- Staff must monitor the exercise area to ensure equipment is sanitized if patrons fail to do so;
- Ensure all used sanitized products have adequate time to dry;
- Remove unnecessary chairs, tables, or furniture and all magazines or similar items;
- Discontinue providing heart monitors, mats, blocks, bolsters, or similar equipment to customers;
- During daily operation, routinely clean and disinfect surfaces, particularly high-touch surfaces such as faucets, toilets, doorknobs, light switches, furniture, and equipment;
- Restrooms must be sanitized hourly, and soap must be readily available for patrons;
- Deep clean the facility at least once every twenty-four hours;
- Patrons must have their temperatures taken upon entrance, and any patron with a temperature above 100.1 degrees Fahrenheit or who appears to have flu-like symptoms must be denied entry;
- Employees must wear face coverings and have their temperatures checked prior to coming to work. An employee with a temperature above 100.1 degrees Fahrenheit or who appears to have flu-like symptoms, or becomes sick during the day, must be immediately separated from others and sent home;
- Keep doors open between separate fitness areas or rooms of the facility to reduce surface touching;
- Open windows where feasible to improve ventilation;
- Shower facilities must remain closed;
- Consider offering “senior hours” or designated times for elderly and high-risk groups.
If a facility cannot comply with the above requirements, the facility must remain closed.
Because the Governor’s orders allow local authorities to adopt requirements that are stricter than the state’s, these local authorities may issue new and differing guidelines at any point. As such, yoga businesses should be sure to check county and city resources to determine whether there are any local safety measures that depart from state guidance.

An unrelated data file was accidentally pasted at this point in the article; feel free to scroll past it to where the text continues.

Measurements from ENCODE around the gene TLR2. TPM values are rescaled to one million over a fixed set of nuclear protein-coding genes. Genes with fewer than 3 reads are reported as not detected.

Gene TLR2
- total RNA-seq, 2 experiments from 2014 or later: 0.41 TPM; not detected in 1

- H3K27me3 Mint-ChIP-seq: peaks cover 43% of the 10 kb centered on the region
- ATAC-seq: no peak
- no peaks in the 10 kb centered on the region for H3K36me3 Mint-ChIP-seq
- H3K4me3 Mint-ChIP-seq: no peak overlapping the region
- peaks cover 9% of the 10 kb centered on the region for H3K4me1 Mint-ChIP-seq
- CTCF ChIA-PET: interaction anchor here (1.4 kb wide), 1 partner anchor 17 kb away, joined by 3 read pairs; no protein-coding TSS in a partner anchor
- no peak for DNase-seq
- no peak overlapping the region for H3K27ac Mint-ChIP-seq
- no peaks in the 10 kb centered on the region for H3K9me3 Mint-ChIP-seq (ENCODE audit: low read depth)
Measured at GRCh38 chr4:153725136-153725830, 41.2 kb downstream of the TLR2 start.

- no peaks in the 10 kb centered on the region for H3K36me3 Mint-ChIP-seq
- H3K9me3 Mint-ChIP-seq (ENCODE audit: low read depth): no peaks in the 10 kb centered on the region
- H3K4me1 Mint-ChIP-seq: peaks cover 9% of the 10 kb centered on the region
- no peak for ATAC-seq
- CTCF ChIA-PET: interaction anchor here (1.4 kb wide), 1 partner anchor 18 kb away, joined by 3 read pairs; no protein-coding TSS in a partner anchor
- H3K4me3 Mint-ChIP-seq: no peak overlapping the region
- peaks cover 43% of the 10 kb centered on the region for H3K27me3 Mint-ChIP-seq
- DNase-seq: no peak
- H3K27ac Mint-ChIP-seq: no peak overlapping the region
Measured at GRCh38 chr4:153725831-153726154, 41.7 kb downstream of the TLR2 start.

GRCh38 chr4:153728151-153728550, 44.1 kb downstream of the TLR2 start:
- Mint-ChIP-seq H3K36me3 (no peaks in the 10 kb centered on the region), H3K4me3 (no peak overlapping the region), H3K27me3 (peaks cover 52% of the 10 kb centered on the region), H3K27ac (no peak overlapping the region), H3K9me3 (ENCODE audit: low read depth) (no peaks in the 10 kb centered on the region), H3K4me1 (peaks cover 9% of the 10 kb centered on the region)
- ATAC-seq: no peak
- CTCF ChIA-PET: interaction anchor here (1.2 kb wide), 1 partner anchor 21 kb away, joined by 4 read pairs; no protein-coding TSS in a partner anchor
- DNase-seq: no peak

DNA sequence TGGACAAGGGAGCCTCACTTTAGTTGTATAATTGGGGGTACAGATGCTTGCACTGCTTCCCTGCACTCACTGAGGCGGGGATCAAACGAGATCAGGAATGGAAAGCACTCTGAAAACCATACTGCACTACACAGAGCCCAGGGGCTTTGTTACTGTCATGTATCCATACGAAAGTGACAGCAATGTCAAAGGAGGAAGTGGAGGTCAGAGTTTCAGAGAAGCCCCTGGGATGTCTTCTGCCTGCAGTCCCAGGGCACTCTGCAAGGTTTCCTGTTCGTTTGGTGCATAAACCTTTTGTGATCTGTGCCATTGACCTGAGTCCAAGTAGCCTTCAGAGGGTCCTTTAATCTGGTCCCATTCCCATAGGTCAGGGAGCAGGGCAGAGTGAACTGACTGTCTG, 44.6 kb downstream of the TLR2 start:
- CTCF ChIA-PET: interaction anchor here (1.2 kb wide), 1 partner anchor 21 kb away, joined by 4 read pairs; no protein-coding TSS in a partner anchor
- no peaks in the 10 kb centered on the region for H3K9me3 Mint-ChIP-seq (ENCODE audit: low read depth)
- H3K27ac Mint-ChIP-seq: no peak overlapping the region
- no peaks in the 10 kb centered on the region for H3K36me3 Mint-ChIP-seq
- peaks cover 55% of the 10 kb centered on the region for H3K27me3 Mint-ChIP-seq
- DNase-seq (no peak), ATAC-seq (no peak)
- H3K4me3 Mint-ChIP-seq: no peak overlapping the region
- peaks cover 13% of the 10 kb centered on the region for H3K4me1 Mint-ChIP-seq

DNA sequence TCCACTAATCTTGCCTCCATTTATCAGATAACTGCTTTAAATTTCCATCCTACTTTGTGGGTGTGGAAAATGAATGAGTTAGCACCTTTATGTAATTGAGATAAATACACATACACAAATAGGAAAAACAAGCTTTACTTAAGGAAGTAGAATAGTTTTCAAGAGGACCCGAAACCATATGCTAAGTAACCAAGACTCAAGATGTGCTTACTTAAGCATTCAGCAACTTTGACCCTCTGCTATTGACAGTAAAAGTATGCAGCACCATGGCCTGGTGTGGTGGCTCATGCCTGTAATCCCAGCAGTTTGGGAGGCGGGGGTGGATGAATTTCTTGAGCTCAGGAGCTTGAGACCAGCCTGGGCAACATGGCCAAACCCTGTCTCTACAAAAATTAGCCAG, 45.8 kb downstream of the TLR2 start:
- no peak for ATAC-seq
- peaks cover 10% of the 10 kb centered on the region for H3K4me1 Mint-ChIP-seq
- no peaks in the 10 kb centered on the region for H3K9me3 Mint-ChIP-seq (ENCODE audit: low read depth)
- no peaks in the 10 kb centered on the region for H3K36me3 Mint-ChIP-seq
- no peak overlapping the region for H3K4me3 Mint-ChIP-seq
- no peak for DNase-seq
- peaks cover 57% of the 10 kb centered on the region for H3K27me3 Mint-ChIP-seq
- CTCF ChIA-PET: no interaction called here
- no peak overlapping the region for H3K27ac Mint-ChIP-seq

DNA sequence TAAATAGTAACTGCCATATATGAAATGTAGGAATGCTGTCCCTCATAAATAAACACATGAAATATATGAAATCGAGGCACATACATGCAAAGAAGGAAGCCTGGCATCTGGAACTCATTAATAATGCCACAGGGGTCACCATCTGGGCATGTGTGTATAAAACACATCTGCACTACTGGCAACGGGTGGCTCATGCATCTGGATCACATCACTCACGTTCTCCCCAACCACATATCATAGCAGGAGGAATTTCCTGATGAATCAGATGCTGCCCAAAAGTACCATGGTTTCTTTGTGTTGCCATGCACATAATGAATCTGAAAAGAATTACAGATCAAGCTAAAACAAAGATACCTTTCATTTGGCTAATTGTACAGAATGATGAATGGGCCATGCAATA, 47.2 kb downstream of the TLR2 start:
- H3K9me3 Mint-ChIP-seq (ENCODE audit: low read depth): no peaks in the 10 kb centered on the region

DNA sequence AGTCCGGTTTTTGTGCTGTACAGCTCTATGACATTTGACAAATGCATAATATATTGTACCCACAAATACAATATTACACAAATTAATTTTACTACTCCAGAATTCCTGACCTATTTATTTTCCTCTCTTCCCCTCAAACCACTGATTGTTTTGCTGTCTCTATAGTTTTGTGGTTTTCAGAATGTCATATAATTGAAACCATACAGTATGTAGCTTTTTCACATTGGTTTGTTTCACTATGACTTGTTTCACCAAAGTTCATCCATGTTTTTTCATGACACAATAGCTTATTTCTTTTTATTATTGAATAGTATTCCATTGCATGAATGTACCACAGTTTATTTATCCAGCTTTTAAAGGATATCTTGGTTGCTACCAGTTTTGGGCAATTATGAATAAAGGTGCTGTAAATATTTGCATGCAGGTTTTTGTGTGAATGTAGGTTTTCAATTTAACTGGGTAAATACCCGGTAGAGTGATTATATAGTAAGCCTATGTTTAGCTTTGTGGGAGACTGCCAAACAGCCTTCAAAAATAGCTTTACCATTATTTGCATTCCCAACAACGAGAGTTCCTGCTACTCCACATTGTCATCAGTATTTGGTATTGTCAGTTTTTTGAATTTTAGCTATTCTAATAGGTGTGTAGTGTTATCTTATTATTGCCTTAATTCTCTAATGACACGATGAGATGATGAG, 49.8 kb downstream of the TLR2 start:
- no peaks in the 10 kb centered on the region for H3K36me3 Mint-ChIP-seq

Are there any other public guidelines or restrictions in place that may affect yoga businesses?
Under Phase One, Florida residents are directed to limit their personal interactions outside the home but may leave to perform essential activities and visit re-opened businesses. Senior citizens and those with underlying medical conditions are strongly encouraged to stay home and take all measures to limit COVID-19 exposure. Residents should avoid congregating in large groups, and local jurisdictions are charged with ensuring that groups of no more than ten people congregate in any public space that does not allow for social distancing. Floridians are also directed to avoid non-essential travel and quarantine themselves per the Centers for Disease Control and Prevention (CDC) travel guidelines when returning from any area with a significant presence of COVID-19.
In addition to state and local guidance, the Governor has recommended that businesses follow public health and workplace safety guidelines issued by the CDC and the Occupational Safety and Health Administration (OSHA).
What should yoga businesses who are thinking about re-opening consider?
Executive Order 20-123 leaves it to businesses to determine when they should open and how to do so safely. Yoga businesses should consider the terms of the Governor’s re-opening orders, the DBPR’s industry-specific safety protocols, as well as guidance from federal and state public health and workplace safety agencies, and county and city leaders.
We recognize that adherence to social distancing, sanitation, protective equipment, and other requirements may be a challenge for some yoga businesses. We have issued Best Practice Recommendations for yoga schools, businesses, and professionals to support individual efforts to operate in a way that prioritizes and protects the health and safety of our communities.
Yoga Alliance strongly recommends that each business develop a plan for how it will implement measures to mitigate the spreading of and exposure to COVID-19 and to consult with its legal counsel and insurance provider.
We know that the impact of the COVID-19 pandemic and the associated government orders and guidance have created many unanswered questions and concerns. We are continuing to monitor COVID-19 restrictions and moves to re-open businesses in Florida and across the United States. We will continue to develop resources for our members, which are available on our Community Resource site
Reach out to us with feedback, questions, or concerns at 1-888-921-9642 (YOGA) or at email@example.com. Thank you for the work that you do for your communities—always, and especially now in these difficult times.
Your Yoga Alliance